Patrick Gray OBE President


Chief Executive’s Overview

I am pleased to report that we have once again been able to buck the trend in difficult trading conditions and confound critics of the Movement by demonstrating that the co-operative model is one that can deliver outstanding results in the highly competitive sectors in which we operate. A constant theme in the press and in directors’ reports this year is the impact that the recession is having on business. But in Midcounties we have turned these difficult conditions to our advantage by focusing on the opportunities that the current market conditions have presented to us. Our operating profits have increased from £18.1million to £20.9 million and this continuing strong profit performance has given the Board the confidence to invest in all of our business groups. We have reviewed each area of our business activities to identify opportunities and have produced plans to take advantage of them. The success of Co-operative Energy has been well documented and we see no impediment to significant continued growth, while managing the rate of development to ensure we continue to deliver a first class service. There is no doubt that Co-operative Energy has the capacity to be a notable player in the energy market in years to come. In Co-operative Childcare, we started the year with just six nurseries and ended it with 30. And since the year end we have made further acquisitions increasing the number

of nurseries we own to 46. This is a clear statement of our commitment to an area where we believe we can add real value by introducing Co-operative Values. Co-operative Travel has had an unsettled year as a result of some of our partner cooperatives deciding to form a joint venture with Thomas Cook. Despite this, the trading performance has been outstanding with a doubling of profits. Having made the decision to retain our co-operative status we have worked hard to create a viable standalone business. The first stage is complete with the strengthening of the management team. We are now pressing on to develop the critical mass necessary to negotiate competitive commercial terms with the support of other independent co-operative societies. This work is already bearing fruit with the acquisition of Kwik Travel, a travel homeworking business, just after the year end. 2012 will be a busy year for the Travel Group but we relish the opportunity to prove that there is a place in the travel market for a genuine co-operative model of doing business. Other parts of our business have also seen major developments in the year. Two trading websites have been launched in Pharmacy, our stonemasonry facilities have been restructured and our Employee Benefits business has been remodelled. The final and indeed the core element of our Society is our food business where like for like sales have seen an increase of 3.4%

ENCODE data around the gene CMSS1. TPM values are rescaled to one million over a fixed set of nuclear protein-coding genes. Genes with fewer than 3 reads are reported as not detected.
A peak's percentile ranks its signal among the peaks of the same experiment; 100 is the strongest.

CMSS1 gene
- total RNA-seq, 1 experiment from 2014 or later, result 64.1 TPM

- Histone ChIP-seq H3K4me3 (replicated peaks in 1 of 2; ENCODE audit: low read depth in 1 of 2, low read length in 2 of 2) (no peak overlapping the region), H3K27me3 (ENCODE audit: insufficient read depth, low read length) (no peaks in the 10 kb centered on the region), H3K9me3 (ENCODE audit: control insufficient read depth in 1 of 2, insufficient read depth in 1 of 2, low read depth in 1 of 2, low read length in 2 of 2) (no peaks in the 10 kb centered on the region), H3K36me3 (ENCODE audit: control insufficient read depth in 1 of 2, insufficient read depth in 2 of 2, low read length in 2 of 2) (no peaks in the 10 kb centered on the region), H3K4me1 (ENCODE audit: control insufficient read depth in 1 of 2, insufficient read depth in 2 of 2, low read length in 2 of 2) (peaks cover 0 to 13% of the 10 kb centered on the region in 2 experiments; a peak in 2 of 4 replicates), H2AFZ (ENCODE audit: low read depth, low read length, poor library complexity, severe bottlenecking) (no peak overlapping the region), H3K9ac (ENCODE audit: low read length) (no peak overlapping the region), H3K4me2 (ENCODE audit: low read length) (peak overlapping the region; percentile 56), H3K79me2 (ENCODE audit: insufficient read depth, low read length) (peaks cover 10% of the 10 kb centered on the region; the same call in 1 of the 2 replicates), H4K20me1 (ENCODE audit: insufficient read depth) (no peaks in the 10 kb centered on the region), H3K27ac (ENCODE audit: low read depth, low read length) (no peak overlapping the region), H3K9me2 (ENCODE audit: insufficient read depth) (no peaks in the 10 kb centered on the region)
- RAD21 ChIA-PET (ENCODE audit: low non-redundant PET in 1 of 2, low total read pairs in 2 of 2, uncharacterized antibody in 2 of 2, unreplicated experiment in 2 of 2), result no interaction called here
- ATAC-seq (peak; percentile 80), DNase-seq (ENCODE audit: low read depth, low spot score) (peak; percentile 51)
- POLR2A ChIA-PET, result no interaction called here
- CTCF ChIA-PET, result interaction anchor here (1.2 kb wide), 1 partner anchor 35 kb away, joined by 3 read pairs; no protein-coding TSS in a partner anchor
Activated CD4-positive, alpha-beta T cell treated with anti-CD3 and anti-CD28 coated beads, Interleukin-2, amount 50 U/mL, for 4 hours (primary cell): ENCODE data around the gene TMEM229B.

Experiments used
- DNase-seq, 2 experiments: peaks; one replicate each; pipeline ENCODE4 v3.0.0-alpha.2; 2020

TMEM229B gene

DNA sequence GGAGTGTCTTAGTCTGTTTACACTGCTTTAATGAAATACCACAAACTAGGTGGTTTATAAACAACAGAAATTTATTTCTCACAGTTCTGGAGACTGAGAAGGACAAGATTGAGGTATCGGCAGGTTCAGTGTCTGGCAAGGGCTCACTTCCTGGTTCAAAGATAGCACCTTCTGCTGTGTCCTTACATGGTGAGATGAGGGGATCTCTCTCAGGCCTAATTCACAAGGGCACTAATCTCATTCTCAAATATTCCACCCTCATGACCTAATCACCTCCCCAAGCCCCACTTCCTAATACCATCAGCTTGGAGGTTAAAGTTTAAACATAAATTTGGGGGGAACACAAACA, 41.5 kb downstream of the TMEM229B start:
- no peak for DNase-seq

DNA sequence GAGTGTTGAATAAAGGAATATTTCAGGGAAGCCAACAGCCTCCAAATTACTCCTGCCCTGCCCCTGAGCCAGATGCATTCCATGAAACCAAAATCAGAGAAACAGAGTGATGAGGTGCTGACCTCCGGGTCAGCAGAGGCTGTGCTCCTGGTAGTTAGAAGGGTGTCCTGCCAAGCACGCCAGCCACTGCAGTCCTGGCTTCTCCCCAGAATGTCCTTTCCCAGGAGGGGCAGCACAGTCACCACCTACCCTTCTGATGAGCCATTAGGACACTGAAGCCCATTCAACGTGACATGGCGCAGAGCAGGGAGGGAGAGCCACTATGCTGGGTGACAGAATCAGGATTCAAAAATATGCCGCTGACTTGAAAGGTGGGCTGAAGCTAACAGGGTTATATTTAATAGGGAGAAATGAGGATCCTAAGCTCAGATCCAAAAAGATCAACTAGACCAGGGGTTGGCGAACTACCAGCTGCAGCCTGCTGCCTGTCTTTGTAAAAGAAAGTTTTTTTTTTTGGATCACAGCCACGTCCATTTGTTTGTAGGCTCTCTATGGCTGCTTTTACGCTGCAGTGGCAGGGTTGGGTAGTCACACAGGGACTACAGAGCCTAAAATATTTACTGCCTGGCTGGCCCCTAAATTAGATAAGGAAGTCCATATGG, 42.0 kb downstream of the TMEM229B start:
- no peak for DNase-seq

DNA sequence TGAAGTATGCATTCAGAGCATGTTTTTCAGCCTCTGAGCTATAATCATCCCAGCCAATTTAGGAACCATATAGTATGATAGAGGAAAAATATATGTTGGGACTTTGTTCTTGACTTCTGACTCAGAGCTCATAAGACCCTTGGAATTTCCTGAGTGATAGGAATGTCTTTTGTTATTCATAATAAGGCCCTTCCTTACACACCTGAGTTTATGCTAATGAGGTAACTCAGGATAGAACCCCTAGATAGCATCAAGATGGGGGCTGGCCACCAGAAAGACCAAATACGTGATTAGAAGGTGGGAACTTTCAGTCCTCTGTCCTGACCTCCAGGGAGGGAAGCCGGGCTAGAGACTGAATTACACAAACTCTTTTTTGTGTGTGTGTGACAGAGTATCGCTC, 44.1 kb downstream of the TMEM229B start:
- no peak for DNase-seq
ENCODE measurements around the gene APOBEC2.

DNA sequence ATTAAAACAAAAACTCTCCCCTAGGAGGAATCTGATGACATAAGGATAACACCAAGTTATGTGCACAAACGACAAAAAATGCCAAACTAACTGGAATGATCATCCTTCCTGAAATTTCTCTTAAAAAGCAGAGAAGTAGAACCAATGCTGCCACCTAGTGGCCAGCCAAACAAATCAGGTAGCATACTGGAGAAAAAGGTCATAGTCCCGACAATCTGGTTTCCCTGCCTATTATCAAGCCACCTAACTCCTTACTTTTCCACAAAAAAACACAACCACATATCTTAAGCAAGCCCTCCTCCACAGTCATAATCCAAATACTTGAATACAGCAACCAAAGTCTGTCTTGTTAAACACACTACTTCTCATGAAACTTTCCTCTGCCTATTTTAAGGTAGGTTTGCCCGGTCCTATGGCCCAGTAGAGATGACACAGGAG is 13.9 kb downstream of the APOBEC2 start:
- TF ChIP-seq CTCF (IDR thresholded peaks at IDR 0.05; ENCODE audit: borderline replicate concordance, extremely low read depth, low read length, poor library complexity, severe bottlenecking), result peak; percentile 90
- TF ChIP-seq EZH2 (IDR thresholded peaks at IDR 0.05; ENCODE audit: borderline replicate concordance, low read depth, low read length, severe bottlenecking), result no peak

and more importantly a 2.3% increase in profitability. This clearly marks us out from many other food retailers who have not been able to adapt as well to the current trading conditions. Our determination to reinforce this performance is underlined by our announcement of the acquisition of the Harry Tuffins food business just after the year end. This will bring in 10 new stores with anticipated sales of £60 million and represents a significant strengthening of our presence in and around Shropshire. The integration of these stores will be a management challenge but we are confident that the long term benefits will be significant. Our response to the tough trading conditions is to raise our game and take advantage of the opportunities that are presenting themselves. None of this would be possible if we were not confident that “Team Midcounties” was able to respond to the challenge. Being placed in The Sunday Times 25 Best Big Companies to Work For, for the second year running, indicates the high level of engagement of our colleagues. This and the full support of our members and customers allows us to view the future with confidence. I look forward to being able to report on 2012 as another successful co-operative year.

Ben Reid OBE Chief Executive


Trading Updates
The Co-operative Travel The Co-operative Food
In difficult trading conditions we have achieved significant like-for-like sales growth, well above the industry average. Our focus on improved availability has had a positive impact on our sales figures and our shelves are better stocked than ever. We have continued to invest in our colleagues by offering training and NVQs and we also recruited a record number of apprentices into our Food team. This has been a year of change and development for our Travel team following the formation of the joint venture between Thomas Cook and branches of The Co-operative Travel owned by The Co-operative Group and Midlands Co-operative. We chose not to join the joint venture and have been working hard through the year to strengthen our online business and to continue our focus on offering unbiased, independent advice. We have plans to grow the group significantly in the coming months, reinforcing the Board’s decision to remain independent.